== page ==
The ovaries are extremely important organs that regulate sex hormones in women and manage the storage and release of eggs. However, if a woman has cancer or a high likelihood of getting cancer, removal of the ovaries may be required.
What is it?
An oophorectomy is a surgical procedure used to remove one or both of the ovaries. It is typically performed when a patient contracts some type of pelvic disease such as ovarian cancer. Removal of the ovaries may also be a precautionary move if surgeons think it is possible for a disease to spread to other areas of the pelvis.
How to Prepare
The day before the surgery, the doctor may ask patients to drink medications to help clear the intestines. Blood and urine tests may also be conducted in the weeks before the surgery. CT, MRI, and ultrasound imaging tests will be performed to help surgeons visualize the ovaries. Patients should be prepared for infertility following the surgery (if both ovaries are removed) and should consult a doctor if they experience problems becoming pregnant (when an ovary is left in place).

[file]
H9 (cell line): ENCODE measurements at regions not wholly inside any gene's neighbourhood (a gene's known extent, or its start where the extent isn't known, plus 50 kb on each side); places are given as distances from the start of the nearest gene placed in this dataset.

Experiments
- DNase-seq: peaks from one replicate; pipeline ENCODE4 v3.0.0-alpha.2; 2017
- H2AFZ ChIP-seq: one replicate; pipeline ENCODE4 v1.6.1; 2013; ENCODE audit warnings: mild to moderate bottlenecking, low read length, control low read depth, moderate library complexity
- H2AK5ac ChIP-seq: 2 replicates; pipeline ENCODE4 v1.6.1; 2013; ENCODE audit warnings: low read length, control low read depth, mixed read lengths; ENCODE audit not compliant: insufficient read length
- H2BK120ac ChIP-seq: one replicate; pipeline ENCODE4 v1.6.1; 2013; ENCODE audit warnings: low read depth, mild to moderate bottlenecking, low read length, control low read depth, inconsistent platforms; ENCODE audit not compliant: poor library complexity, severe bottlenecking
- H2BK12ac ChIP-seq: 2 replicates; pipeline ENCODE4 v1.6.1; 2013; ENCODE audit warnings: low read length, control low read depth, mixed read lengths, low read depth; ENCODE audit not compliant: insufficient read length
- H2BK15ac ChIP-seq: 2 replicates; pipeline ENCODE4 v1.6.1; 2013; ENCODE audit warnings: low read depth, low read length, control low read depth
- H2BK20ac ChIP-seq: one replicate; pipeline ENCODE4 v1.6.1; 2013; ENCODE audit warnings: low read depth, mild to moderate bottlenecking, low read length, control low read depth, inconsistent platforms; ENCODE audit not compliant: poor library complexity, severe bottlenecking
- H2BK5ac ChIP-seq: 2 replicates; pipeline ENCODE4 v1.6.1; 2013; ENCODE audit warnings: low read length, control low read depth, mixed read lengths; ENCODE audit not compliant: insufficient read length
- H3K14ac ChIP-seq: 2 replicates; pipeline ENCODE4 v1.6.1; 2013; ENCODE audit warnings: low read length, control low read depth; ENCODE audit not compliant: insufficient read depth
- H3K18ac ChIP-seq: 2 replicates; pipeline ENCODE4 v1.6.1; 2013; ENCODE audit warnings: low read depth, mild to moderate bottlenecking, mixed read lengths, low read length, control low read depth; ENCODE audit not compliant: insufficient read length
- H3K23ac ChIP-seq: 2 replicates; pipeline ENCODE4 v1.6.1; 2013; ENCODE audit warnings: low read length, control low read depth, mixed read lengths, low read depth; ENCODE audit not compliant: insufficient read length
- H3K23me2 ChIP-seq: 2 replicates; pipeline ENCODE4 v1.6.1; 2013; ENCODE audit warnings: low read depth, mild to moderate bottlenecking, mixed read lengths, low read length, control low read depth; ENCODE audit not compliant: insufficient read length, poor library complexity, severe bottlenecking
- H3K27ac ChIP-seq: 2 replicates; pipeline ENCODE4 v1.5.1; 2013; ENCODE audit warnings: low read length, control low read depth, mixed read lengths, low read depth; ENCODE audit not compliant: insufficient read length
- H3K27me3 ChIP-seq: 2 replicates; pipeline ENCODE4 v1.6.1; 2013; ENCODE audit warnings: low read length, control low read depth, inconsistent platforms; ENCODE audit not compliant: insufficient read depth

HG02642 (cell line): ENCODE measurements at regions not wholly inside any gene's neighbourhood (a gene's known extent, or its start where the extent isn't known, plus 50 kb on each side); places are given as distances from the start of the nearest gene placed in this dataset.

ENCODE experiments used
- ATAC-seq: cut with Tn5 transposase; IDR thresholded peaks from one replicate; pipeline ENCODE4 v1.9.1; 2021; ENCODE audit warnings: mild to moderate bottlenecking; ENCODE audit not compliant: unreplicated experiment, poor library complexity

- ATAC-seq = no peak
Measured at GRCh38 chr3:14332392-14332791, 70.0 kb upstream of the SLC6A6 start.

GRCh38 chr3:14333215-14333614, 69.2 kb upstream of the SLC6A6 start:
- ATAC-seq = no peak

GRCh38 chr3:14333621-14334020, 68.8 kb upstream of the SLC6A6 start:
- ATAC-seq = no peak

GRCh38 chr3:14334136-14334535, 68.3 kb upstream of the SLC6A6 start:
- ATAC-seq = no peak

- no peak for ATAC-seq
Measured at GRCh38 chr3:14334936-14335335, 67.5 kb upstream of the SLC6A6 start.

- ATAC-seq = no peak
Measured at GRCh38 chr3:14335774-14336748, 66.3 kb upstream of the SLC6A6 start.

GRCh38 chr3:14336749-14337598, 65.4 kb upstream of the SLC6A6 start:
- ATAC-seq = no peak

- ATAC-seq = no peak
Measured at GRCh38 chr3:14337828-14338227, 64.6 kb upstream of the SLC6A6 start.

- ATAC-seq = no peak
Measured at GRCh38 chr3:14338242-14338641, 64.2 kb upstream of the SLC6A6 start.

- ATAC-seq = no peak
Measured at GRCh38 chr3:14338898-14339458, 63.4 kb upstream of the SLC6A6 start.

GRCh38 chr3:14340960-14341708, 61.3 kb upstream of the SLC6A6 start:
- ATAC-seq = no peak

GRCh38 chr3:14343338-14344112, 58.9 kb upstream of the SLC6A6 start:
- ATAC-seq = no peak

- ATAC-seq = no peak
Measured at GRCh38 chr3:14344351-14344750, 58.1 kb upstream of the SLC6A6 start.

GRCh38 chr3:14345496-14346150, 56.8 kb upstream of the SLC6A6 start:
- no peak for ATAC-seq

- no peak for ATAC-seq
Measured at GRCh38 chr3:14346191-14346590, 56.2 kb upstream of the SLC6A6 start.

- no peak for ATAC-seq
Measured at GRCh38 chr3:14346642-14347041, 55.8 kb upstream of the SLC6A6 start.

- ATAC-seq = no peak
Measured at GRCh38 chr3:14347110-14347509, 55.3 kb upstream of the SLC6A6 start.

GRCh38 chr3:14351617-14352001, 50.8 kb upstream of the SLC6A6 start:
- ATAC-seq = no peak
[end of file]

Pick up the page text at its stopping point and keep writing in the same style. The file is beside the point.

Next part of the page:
What happens during the process?
This procedure can be done laparoscopically or through open surgery. Open surgery will require a much larger incision and tends to involve more bleeding. With both surgeries, it is likely the patient will be under general anesthesia, although local anesthesia is sometimes used. After making the necessary incisions, the surgeon will remove the ovaries and other organs if there are suspicions the disease has spread. Depending on the surgery, it may take anywhere between one to three hours.
Risks and Complications
- Failure to relieve pain in the pelvis
- Rupture of a tumor, causing the spread of cancerous cells
- Damage to surrounding organs
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